The breastmilk intake, in addition to its own benefits to health [2], is also related to healthier feeding practices in childhood, such as a timely food introduction, more diversified diets and a lower consumption of unhealthy foods among children [14,15,16,17,18]. In Brazil, there is a lack of studies exploring this topic, especially regarding the association between breastfeeding and UPF consumption before 2 years of age, a crucial period to establish long term healthy dietary patterns [19, 20]. Thus, the aim of our study was to identify feeding practices and to evaluate the association between breastmilk intake and complementary feeding, focusing on the UPF and sweetened beverages consumption, among children under 2 years old.

Methods

Design and population of the study

We conducted a cross-sectional study in Primary Health Units (PHU) in Federal District, Brazil. To calculate the sample size, we assumed a margin of error of 5% and a confidence level of 97%, based on the prevalence of 50% of exclusive breastfeeding among children under 6 months in Federal District [21]. We also considered the number of children under 2 years old attended in PHU in 2015 and adopted a two-stage sampling, listing all the local PHU (n = 131) and randomly selecting 20 PHU. Based on the number of children attending in each selected PHU, we define the proportional sample. The minimum sample size was determined to be 520 children, considering an attrition rate of 10%. The final sample recruited was 847 children.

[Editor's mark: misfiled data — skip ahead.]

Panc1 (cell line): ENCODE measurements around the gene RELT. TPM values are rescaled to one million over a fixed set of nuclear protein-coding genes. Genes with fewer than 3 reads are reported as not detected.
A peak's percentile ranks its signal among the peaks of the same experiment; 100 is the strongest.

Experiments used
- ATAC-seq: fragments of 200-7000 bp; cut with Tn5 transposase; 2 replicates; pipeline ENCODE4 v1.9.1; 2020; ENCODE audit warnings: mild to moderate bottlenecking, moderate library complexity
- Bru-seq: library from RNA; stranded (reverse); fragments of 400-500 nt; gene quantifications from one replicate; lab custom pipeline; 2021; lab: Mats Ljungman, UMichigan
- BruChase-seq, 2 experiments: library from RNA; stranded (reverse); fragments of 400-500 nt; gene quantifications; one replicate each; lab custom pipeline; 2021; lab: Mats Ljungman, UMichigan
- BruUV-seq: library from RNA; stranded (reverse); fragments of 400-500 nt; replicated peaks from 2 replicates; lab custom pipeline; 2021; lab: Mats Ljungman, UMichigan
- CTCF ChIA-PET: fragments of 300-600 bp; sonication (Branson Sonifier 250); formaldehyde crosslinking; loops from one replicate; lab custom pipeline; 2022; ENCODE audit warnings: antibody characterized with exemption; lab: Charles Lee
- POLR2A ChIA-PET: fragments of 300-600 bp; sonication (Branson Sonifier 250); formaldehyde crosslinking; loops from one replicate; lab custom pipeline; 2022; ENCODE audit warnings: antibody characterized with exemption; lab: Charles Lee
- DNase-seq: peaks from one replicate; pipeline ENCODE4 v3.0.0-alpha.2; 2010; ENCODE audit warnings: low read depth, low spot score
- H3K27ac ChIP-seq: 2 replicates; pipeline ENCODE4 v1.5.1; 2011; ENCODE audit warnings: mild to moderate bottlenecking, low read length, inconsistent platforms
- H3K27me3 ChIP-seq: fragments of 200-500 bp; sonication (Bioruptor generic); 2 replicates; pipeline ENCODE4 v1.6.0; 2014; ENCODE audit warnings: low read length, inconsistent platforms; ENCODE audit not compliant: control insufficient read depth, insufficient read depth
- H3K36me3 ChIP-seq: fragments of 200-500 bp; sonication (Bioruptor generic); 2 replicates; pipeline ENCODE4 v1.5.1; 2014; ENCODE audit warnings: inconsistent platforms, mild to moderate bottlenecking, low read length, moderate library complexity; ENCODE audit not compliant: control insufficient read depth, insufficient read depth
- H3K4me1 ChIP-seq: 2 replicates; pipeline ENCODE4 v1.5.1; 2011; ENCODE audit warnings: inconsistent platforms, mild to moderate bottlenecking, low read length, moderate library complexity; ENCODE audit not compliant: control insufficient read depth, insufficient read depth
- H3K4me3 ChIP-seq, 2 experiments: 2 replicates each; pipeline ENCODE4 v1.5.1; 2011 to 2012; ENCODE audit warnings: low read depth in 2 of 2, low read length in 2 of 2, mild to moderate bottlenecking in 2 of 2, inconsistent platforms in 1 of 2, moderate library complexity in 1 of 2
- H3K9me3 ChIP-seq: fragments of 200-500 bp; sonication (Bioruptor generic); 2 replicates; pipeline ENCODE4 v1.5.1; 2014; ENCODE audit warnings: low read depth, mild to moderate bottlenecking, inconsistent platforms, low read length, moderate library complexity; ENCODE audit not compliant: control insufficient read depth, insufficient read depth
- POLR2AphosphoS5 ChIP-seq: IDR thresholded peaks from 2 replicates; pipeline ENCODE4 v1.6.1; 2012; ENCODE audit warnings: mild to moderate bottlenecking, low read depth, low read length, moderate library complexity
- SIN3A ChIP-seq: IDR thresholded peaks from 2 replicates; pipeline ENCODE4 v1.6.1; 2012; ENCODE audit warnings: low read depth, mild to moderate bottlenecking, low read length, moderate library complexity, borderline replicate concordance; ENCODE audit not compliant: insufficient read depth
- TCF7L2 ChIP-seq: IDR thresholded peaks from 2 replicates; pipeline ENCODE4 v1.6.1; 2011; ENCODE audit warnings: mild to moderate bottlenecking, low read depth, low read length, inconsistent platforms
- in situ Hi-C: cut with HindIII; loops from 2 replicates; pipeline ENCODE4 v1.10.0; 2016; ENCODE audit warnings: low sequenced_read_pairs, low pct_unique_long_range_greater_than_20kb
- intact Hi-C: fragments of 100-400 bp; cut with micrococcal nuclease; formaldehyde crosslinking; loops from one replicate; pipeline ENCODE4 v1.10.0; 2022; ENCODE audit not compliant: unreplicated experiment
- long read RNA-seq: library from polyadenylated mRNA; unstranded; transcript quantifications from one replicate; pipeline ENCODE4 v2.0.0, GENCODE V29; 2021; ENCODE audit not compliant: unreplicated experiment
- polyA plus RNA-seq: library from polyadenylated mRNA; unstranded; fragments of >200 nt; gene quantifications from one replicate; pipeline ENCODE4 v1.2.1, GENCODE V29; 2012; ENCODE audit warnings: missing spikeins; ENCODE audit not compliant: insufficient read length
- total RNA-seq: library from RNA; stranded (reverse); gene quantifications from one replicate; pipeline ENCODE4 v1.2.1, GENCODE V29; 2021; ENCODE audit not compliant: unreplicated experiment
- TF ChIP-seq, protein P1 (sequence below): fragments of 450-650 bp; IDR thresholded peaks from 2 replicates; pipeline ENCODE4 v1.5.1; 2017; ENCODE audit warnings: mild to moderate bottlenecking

We included all children under 2 years old on the date of interview accompanied by their mothers, and excluded twin and adopted children.

Data collection and measures

Data collection was conducted from March 2017 to March 2018. All children under 2 years old who attended the PHU for childcare follow-up consults were invited to participate.

The questionnaire was applied by trained interviewers, answered by the child’s mother and was comprised of socioeconomic and demographic questions relating to the mother, family and household, household food insecurity situation, prenatal, puerperium, child birth, health and food consumption.

We evaluated children’s food consumption using an adapted version of the Food Intake Markers Questionnaire proposed by Brazilian Ministry of Health [22]. This tool consists of “yes” or “no” questions about consumption of foods items or groups related to the day before the interview. The original tool is composed by two sets of questions: one for children under 6 months and another one for children between 6 and 24 months of age. The set of questions for children under 6 months of age is limited and include questions about the consumption of breastmilk and foods and beverages that are usually offered before 6 months of life causing exclusive breastfeeding interruption, such as water, tea and infant formula. Thus, this set of questions only allows to calculate the “exclusive breastfeeding” dietary indicator. The set of questions for children aged between 6 and 24 months is more comprehensive and includes questions about child’s consumption of food groups and ultra-processed foods, such as: breastmilk, fruit, salty food, meats or eggs, processed juice, soft drink, yogurt and packaged snacks. It also asks about frequency of fruit consumption and about frequency and consistency of salty food consumption. Therefore, this set of questions allows the calculation of different dietary indicators, described below. In our study, we chose to apply the two set of questions to all children, in order to be able to calculate the dietary indicators mentioned below, no matter child’s age.